"We obviously would like to see a whole bunch more than [10 percent], but at least it's headed in the right direction," Burbank said.
In the lead-up to the challenge, officers analyzed about 2,000 cases from June 2012 through May 2013 and found about a quarter of residential burglary victims had not secured their property such as leaving doors unlocked or garage doors open making it easy for a thief.
"It's crimes of convenience. If you make it that much more difficult, those crimes of convenience don't happen," the chief said.
Challenge or none, the police hope that residents will keep doing what they can to protect their property. Doors and garages left open still account for the majority of burglaries the police are seeing, Burbank said.
"I think there's some awareness that's taking place," Burbank said. "There's so much that plays into it, and I think that the quicker we respond to some things crimes like that often are serial, so someone gets away with one or two and they commit 10 or 12, so the more effective and efficient we are, the quicker we can put an end to that strain."
The police department posts tips on how people can protect themselves from residential and vehicle burglary on its website, www.slcpd.com. Salt Lake City police Detective Greg Wilkins advises drivers not to leave valuables in plain sight in their cars, and for residents to connect with their neighbors to watch their homes when they're gone. Another tip: Don't post on social media that you will be gone for two weeks on a vacation, letting would-be burglars know that your house is empty for that long, Wilkins said.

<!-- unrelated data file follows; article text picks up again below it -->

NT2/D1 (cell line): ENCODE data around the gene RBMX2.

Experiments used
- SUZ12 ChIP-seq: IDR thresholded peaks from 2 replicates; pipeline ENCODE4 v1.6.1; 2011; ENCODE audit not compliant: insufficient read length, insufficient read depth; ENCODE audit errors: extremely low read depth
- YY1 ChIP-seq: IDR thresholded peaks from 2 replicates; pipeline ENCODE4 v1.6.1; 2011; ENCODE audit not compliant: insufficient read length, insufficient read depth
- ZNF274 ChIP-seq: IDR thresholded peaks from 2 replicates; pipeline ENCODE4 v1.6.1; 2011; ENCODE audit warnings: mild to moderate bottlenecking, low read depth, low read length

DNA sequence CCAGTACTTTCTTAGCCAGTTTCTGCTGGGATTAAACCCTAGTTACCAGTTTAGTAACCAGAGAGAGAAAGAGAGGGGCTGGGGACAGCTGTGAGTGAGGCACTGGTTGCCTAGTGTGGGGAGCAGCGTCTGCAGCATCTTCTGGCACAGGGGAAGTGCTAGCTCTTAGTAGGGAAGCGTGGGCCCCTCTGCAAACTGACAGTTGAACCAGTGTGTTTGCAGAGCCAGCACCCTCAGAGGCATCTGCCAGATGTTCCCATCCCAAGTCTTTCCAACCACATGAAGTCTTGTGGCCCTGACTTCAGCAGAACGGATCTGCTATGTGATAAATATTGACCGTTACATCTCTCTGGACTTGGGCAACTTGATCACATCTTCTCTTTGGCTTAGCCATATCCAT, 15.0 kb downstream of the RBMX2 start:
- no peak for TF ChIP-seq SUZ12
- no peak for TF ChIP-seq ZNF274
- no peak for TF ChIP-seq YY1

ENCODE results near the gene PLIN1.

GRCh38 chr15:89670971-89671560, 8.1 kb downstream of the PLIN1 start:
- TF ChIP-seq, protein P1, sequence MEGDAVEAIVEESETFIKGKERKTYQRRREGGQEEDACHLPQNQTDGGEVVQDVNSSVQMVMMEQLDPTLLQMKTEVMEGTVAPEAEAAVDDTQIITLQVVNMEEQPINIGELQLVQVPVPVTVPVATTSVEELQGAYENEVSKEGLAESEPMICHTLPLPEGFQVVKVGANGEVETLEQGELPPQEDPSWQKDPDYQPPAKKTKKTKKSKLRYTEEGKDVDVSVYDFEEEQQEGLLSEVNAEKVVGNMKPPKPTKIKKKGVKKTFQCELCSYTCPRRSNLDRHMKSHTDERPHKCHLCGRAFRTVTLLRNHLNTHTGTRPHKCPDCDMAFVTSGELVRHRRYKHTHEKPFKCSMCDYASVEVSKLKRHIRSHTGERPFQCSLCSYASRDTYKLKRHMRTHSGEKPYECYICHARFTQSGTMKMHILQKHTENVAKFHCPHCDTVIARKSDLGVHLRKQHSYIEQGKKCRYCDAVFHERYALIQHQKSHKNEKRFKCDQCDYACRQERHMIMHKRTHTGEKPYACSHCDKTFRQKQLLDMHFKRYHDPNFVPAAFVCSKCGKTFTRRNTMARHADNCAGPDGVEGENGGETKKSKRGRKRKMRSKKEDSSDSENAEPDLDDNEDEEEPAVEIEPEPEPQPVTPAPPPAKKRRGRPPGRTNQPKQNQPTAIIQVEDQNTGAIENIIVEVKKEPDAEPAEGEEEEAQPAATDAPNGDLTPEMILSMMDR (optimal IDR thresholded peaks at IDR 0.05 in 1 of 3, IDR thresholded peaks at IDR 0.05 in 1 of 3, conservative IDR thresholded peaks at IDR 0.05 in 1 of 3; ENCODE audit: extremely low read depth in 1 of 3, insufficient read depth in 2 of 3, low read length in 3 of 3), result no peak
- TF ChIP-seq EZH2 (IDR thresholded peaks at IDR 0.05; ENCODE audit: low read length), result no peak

Erin Youngberg, chair of the Westpointe Community Council, came to Tuesday's event to recruit more block captains to the neighborhood watch program.
"It helps a lot of people to get to know each other," Youngberg said. "We think we know our neighbors, and we do, but it really helps. You get a little better tied together and watch out for each other better, and it seems like it's gone pretty well so far."